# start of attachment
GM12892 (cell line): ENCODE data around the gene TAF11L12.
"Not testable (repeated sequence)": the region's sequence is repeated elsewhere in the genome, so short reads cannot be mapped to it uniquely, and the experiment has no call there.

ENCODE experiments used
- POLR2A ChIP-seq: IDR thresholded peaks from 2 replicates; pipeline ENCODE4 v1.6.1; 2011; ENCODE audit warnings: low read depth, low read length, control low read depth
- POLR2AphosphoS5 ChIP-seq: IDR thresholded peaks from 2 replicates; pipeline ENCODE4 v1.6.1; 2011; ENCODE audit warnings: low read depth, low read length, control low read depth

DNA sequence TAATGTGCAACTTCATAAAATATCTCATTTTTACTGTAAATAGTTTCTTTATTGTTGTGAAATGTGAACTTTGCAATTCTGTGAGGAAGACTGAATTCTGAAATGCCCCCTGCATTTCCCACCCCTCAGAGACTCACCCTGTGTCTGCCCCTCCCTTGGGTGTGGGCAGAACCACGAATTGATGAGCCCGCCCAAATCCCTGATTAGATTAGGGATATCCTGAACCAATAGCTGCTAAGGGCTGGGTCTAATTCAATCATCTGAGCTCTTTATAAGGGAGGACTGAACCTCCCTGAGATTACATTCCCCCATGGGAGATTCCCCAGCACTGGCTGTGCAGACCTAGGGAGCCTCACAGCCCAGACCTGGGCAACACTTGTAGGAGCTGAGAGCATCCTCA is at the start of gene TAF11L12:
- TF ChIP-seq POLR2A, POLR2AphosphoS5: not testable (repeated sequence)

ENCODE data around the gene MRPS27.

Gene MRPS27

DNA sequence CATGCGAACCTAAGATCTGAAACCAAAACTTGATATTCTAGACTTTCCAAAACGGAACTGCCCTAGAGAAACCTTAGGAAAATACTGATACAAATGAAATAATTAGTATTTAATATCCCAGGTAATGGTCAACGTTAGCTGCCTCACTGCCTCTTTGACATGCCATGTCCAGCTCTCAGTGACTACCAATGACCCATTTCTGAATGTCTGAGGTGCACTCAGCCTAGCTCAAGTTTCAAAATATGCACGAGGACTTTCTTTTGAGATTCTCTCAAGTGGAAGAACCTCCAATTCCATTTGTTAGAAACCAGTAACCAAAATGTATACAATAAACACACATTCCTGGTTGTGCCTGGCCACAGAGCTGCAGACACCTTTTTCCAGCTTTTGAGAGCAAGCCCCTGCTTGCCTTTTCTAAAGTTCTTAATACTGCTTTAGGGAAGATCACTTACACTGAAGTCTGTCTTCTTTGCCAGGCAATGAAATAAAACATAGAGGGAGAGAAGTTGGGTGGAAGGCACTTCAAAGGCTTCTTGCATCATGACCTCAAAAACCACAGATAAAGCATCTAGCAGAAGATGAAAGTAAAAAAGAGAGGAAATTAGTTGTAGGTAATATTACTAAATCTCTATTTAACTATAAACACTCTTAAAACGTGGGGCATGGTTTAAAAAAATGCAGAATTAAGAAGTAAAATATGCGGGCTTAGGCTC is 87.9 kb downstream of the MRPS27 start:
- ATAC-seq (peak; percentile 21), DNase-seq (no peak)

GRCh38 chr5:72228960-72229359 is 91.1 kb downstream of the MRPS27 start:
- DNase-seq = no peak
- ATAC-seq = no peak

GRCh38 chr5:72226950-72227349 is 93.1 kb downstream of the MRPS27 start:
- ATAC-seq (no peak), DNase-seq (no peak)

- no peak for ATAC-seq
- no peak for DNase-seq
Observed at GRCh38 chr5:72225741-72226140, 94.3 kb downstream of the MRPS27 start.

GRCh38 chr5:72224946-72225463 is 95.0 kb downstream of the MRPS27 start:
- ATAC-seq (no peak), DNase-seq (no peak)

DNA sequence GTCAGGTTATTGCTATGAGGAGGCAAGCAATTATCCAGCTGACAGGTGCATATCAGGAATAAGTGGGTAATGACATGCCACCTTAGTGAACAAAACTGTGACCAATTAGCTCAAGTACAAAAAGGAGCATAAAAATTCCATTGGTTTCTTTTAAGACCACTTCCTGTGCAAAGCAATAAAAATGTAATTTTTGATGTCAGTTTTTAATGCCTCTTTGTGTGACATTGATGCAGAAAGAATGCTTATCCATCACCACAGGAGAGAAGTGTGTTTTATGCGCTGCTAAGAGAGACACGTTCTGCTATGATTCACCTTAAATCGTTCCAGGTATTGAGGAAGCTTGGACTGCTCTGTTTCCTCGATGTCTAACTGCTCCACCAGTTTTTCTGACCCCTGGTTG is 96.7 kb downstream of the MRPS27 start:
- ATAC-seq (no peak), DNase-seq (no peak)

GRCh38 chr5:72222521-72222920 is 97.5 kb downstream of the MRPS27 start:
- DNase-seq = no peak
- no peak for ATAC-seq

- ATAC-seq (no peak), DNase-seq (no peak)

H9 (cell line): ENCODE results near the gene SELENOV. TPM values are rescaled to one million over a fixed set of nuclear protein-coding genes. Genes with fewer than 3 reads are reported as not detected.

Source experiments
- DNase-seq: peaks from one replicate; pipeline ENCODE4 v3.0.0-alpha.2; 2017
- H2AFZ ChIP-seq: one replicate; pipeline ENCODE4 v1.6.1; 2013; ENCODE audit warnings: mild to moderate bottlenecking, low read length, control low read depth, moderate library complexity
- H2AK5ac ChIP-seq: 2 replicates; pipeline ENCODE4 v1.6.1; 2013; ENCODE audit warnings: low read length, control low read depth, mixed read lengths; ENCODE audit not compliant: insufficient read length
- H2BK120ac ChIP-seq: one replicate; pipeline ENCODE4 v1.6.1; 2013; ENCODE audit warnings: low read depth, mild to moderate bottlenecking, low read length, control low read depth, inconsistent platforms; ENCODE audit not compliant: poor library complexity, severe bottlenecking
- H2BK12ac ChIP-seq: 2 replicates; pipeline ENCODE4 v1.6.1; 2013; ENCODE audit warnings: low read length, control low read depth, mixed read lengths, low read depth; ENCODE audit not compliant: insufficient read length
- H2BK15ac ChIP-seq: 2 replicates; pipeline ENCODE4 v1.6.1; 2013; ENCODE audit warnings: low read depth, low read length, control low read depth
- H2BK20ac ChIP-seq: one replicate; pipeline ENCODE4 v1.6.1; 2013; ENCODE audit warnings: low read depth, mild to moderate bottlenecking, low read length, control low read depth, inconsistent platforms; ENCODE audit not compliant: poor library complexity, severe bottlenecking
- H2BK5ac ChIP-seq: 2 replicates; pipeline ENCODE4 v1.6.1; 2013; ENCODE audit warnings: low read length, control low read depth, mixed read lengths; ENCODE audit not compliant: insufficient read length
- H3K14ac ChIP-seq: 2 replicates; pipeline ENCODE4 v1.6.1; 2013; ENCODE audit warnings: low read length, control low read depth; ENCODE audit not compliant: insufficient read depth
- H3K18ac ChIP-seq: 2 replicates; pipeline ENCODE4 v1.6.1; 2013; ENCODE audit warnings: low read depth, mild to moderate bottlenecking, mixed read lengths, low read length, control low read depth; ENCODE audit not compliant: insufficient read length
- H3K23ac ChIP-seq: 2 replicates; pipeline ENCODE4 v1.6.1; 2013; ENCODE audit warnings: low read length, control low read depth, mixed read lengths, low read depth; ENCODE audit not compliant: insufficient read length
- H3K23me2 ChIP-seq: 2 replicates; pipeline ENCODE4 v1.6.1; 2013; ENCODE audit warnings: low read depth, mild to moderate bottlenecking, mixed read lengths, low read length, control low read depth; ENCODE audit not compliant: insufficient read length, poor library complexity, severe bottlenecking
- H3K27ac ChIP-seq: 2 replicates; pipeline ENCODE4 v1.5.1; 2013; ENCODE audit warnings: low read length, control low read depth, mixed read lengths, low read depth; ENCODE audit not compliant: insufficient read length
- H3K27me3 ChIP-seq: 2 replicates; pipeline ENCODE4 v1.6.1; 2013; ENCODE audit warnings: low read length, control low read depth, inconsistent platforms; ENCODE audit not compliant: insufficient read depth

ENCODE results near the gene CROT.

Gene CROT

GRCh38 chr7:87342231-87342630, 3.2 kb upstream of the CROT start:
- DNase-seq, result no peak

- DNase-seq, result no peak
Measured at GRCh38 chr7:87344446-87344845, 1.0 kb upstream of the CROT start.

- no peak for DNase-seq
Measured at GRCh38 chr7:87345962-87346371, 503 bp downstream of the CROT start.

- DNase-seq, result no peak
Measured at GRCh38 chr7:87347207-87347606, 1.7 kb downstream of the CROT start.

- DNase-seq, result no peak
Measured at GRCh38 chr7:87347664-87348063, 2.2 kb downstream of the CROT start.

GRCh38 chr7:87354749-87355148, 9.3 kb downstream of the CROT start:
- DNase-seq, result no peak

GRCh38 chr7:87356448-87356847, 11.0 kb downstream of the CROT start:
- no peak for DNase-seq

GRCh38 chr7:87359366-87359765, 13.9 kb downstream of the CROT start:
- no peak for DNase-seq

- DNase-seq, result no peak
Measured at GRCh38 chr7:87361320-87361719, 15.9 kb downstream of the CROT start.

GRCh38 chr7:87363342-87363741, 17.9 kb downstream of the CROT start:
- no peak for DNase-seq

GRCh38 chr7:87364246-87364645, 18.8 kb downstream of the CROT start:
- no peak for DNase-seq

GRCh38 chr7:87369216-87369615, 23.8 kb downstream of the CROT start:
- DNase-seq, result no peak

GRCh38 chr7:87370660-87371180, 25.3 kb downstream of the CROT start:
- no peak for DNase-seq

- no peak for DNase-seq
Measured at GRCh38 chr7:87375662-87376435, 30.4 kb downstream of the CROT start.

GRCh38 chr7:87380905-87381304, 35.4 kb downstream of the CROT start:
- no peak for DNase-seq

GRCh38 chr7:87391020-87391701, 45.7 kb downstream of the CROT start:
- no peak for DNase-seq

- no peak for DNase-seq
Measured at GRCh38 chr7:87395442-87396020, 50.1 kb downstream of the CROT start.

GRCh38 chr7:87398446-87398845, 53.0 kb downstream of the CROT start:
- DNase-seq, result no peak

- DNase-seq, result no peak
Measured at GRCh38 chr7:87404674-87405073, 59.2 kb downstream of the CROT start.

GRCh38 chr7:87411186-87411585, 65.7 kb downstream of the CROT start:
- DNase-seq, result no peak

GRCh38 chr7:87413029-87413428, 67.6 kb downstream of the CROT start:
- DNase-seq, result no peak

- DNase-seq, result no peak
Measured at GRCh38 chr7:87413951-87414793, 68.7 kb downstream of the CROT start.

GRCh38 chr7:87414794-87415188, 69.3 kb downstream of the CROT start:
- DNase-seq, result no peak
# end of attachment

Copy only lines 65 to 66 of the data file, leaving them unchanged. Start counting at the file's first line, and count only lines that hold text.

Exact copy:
- no peak for DNase-seq

GRCh38 chr7:87364246-87364645, 18.8 kb downstream of the CROT start: